Sunday, 26 August 2012

How I invest my savings every month

During the last sixty years, a myriad of investment books have explored different approaches to maximizing the return on your savings. Most of those theories have proved inadequate and, a decade after publication, few financial authors want to be reminded of the predictions they made.

Simplicity is another characteristic that is missing in most investment advice. Ideas that are too complicated to implement are as good as worthless. In the field of personal finance, what we need are prudent recommendations that anyone could follow as long as he is ready to exert a minimum of effort.

Rational investors should have a well-defined long-term goal. That objective should be, quite openly, to reach a point when they are able to live from the income produced by their savings. Such goal has motivated generations to put aside part of their earnings month after month.

The great majority of the population cannot afford devoting hours on end to following the markets. What many of us want is to achieve reasonably good results with a minimum of involvement, but without relinquishing control of our assets. No one should trust other people's recommendations blindly.

My suggested method combines four elements that are available to most individuals: a monthly income from their jobs or professions, the possibility to open a brokerage account, internet access, and the willingness to devote a few hours per month to follow their finances.

* Nobody can make for you the commitment to set aside regularly part of your revenue in order to secure your future. This first step is the hardest to take, since frequently, man sees old age too far away. As a general rule, the sooner a person decides to take responsibility for his finances, the better his economic prospects.

* After that, you need to establish the infrastructure to manage your savings. Opening a brokerage account is a straightforward process in most countries, although it seldom takes less than a week. Many brokers accept orders by phone, but you are going to need internet access for the purposes of research.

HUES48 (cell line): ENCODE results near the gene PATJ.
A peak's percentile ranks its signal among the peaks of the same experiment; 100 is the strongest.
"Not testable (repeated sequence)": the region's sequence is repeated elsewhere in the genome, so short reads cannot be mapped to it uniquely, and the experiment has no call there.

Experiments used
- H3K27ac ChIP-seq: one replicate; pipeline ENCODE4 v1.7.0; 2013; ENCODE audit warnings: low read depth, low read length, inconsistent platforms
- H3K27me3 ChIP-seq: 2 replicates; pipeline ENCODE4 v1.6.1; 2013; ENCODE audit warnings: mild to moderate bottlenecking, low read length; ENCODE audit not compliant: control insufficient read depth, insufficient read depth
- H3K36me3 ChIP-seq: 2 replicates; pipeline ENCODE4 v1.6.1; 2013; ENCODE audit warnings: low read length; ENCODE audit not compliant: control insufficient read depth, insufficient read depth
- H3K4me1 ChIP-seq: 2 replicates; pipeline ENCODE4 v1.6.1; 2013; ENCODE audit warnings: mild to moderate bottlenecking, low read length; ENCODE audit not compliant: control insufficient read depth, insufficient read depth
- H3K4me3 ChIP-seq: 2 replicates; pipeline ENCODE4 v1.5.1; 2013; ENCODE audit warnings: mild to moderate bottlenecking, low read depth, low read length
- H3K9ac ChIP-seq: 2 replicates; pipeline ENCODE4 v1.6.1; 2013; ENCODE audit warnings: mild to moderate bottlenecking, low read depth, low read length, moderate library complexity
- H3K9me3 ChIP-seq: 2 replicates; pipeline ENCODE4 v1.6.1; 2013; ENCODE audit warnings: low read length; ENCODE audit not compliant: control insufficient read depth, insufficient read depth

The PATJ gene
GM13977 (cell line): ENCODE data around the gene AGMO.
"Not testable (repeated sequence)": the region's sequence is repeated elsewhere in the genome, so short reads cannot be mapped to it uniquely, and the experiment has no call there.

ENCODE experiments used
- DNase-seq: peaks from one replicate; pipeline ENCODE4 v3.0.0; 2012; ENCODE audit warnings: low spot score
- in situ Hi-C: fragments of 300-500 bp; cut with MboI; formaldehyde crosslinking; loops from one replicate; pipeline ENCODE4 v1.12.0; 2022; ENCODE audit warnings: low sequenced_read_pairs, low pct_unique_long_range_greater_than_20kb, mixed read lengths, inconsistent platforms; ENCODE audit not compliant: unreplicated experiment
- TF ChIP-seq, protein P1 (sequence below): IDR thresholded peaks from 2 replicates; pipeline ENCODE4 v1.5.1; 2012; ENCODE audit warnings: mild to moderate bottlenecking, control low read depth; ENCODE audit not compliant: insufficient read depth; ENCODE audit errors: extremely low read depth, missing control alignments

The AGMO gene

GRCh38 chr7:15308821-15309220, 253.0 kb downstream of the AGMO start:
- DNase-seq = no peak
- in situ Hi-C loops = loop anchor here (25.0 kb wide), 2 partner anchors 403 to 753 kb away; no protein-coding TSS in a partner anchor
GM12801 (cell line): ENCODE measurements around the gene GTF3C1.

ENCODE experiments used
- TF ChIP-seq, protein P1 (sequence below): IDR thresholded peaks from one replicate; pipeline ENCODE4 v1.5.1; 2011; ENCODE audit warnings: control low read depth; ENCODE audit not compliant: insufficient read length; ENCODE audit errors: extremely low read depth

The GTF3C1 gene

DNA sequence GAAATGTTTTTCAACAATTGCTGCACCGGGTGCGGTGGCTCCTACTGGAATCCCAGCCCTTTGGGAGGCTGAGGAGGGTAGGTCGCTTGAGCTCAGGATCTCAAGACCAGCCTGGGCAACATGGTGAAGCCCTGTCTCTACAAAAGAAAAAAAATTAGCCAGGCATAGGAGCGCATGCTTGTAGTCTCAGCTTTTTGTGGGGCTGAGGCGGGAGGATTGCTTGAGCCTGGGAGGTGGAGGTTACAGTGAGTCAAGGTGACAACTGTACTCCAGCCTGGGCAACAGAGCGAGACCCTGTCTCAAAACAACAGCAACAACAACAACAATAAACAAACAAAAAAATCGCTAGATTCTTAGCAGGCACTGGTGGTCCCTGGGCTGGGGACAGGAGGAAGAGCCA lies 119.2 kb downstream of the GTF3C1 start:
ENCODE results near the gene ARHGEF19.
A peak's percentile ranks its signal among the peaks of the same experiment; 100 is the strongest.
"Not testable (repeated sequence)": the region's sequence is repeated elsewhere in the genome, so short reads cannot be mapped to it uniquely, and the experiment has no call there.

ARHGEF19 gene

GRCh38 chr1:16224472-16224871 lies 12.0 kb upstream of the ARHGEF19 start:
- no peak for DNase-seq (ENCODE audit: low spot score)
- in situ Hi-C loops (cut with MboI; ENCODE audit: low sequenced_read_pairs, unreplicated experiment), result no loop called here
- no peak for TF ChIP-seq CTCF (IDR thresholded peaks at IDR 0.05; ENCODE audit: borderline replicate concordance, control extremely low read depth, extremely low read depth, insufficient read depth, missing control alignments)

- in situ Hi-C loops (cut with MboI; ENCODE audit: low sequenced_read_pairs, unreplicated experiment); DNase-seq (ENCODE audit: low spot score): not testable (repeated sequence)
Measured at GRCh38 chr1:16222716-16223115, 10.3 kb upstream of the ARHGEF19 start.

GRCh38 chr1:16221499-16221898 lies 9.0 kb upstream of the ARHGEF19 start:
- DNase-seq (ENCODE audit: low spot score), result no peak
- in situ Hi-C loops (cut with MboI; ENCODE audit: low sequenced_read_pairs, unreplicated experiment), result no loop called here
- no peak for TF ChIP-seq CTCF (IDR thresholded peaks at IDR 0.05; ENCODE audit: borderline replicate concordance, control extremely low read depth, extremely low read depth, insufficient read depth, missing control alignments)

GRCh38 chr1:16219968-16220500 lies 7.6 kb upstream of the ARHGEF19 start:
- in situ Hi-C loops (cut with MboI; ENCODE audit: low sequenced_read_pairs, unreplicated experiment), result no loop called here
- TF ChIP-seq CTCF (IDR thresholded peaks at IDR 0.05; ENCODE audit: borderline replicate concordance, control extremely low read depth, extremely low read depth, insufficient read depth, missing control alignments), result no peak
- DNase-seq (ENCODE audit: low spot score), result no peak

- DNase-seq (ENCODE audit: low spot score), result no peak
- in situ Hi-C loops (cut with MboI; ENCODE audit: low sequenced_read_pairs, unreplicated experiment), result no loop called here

* The final steps of my suggestion require that you establish an effective system to select your investments and devote a few hours per month to implementing it. An easy method of researching shares consists of identifying some reliable mutual funds that invest in dividend-paying equities and using the internet to look up their portfolios.

You will find the names of well-known mutual funds in any financial newspaper. More often than not, the web pages of those firms indicate which shares they have been holding in their portfolios during the last quarter. If you look up the web pages of a dozen different firms, you can get plenty of ideas about shares that might be worth considering for your personal portfolio.

With those ideas in hand, the last step is checking if they make any sense right now. This is something that you can do by typing their symbol in the web sites of free on-line financial discussion boards and publications, from which there are dozens. Reading several opinions and sources will show you how attractive those companies look as potential investments.

You will need several hours when you go through this process for the first time, but once you bookmark the web sites on your internet browser, your effort will be drastically reduced the following months. No investment system is foolproof, but you might wish to explore this approach, which offers a good balance between effort and simplicity.


[Text: http://johnvespasian.blogspot.com]

[Image by DiAichner3 under Creative Commons Attribution License. See the license terms under http://creativecommons.org/licenses/by/3.0/us]